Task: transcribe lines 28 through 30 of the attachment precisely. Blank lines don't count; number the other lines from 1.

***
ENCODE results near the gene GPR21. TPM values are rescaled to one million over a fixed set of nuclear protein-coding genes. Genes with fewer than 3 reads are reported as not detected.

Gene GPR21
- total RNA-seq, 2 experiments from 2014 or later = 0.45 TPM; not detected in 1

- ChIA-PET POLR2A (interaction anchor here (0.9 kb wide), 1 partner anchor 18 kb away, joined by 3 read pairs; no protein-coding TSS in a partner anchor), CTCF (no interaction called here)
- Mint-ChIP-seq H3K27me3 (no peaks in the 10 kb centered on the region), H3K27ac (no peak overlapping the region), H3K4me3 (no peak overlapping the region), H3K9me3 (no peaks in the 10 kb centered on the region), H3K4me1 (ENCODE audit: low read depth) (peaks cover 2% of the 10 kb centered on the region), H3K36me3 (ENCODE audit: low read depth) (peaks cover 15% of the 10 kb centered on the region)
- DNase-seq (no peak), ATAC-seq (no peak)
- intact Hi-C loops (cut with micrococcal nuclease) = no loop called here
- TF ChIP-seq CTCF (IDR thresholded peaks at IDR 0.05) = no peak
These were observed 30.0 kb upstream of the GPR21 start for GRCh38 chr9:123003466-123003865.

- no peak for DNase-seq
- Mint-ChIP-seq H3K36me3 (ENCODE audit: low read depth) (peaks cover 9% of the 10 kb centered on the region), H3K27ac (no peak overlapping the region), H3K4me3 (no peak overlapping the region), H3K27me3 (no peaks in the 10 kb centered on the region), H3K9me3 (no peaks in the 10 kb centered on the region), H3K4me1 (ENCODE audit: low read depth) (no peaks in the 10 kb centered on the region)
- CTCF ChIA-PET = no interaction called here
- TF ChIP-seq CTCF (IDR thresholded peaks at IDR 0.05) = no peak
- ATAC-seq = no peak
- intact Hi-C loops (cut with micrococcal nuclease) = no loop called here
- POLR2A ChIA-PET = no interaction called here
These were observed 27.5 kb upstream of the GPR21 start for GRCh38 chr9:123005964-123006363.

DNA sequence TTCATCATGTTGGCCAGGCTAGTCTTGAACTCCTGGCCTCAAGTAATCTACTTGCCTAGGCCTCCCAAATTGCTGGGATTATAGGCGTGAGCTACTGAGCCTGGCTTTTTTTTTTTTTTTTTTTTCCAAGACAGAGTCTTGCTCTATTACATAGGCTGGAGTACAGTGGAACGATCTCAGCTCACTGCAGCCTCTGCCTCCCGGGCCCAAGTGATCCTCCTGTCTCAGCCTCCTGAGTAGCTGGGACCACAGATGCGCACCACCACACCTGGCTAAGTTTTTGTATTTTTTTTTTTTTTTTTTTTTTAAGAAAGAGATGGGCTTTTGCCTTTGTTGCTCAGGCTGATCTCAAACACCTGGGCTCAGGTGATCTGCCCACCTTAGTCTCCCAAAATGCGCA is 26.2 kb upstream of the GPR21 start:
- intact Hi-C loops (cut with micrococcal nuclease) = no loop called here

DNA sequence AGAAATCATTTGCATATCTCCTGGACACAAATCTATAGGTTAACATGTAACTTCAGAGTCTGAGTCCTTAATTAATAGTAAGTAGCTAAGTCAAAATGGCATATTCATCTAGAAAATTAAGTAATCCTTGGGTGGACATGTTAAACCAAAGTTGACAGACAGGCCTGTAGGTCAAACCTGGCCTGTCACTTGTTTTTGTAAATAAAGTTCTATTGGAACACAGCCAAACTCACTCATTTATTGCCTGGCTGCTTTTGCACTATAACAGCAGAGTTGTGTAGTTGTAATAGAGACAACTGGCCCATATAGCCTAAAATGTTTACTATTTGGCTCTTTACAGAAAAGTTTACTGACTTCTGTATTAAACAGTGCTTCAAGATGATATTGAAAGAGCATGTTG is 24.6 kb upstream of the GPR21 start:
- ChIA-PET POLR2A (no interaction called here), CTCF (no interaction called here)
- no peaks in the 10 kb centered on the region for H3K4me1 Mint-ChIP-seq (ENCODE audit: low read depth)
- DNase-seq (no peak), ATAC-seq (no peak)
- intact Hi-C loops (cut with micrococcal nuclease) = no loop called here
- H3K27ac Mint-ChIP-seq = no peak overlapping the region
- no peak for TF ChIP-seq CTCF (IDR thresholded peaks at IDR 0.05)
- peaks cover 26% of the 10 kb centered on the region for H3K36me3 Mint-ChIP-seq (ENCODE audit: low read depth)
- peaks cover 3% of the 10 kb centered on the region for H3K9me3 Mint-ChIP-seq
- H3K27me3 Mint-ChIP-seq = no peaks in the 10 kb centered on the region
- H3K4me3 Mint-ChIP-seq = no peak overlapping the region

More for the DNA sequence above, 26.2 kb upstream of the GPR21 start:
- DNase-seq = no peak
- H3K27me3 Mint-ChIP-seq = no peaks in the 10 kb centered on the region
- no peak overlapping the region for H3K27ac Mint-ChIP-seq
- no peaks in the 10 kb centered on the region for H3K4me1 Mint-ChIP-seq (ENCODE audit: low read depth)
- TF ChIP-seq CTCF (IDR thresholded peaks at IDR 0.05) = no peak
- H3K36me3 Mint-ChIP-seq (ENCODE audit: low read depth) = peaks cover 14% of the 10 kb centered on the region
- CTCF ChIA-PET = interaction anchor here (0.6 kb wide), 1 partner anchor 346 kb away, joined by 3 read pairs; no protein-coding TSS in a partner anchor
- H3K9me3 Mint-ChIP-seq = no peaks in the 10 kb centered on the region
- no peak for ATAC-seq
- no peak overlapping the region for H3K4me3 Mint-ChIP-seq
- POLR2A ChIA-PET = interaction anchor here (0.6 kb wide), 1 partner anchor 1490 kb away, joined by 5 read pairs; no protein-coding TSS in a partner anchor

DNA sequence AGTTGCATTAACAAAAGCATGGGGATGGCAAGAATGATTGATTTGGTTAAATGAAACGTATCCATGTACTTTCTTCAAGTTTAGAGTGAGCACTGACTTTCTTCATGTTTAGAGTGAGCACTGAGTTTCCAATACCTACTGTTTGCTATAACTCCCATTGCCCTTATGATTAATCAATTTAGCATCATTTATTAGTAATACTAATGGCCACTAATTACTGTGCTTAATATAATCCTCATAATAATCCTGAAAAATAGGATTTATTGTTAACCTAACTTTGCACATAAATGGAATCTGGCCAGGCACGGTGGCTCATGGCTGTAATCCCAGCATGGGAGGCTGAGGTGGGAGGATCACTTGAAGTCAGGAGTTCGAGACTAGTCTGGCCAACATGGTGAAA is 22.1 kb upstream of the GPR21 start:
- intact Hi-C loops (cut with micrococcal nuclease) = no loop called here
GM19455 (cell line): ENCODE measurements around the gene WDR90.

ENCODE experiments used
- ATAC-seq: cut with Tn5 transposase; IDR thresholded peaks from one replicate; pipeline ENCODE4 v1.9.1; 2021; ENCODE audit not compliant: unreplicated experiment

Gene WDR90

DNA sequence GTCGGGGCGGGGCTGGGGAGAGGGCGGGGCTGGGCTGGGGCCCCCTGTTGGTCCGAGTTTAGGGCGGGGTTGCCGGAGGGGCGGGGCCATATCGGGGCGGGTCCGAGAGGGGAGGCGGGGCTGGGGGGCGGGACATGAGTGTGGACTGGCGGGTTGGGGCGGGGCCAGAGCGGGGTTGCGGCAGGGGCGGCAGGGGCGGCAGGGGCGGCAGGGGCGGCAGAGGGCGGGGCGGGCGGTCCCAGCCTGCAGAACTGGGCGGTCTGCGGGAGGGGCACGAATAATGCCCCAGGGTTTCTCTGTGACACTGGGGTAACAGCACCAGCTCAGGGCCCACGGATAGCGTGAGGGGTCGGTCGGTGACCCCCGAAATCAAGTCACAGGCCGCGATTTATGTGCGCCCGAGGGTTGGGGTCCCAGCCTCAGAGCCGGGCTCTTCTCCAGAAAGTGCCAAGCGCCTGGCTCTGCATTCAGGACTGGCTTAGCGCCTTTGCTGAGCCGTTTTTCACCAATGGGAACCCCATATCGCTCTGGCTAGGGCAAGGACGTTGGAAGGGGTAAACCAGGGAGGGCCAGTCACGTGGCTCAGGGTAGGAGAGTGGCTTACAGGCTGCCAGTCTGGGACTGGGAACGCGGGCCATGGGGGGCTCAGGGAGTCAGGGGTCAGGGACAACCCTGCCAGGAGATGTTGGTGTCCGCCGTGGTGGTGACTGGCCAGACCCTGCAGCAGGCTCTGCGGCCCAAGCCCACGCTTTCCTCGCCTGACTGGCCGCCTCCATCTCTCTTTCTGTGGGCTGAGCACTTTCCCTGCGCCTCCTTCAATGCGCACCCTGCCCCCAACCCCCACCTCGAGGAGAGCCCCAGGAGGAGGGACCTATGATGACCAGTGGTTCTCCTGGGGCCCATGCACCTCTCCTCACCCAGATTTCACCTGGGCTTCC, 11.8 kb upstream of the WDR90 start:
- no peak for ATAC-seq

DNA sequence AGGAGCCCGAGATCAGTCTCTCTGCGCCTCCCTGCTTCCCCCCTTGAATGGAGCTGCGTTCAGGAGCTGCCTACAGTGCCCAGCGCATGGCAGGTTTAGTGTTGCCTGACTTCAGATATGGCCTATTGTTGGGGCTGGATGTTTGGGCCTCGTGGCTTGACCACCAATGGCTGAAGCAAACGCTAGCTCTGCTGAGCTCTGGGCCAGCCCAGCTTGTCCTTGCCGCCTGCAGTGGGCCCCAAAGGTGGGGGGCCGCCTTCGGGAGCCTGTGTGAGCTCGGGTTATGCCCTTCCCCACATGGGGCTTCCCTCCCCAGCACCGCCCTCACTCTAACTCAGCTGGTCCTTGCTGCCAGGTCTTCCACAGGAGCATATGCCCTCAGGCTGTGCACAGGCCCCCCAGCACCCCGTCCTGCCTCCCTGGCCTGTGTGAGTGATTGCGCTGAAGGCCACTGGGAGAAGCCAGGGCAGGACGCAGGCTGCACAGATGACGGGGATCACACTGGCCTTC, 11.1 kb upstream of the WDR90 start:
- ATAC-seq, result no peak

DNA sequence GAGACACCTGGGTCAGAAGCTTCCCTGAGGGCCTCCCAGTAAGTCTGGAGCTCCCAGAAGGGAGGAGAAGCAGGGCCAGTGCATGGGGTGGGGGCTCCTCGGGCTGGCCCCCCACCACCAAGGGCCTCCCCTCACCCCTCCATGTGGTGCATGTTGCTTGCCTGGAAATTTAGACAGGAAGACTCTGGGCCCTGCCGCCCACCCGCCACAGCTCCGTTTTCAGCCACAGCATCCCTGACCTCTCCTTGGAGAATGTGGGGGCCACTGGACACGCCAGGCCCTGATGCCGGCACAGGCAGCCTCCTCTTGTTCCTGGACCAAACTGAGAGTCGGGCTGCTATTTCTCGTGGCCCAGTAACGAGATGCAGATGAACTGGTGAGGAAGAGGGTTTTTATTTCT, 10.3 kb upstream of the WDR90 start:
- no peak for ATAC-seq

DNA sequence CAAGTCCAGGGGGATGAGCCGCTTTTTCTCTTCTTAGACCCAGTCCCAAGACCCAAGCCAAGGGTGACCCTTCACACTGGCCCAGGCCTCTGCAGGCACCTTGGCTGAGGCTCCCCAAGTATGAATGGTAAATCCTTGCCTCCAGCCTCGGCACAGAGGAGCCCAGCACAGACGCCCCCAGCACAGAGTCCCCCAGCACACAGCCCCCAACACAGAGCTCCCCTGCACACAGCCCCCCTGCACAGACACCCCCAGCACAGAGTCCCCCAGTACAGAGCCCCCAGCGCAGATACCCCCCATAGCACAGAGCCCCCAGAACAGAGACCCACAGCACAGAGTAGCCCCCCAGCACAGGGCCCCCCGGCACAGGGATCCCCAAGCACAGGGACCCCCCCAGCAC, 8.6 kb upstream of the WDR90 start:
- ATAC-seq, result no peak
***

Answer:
- peaks cover 3% of the 10 kb centered on the region for H3K9me3 Mint-ChIP-seq
- H3K27me3 Mint-ChIP-seq = no peaks in the 10 kb centered on the region
- H3K4me3 Mint-ChIP-seq = no peak overlapping the region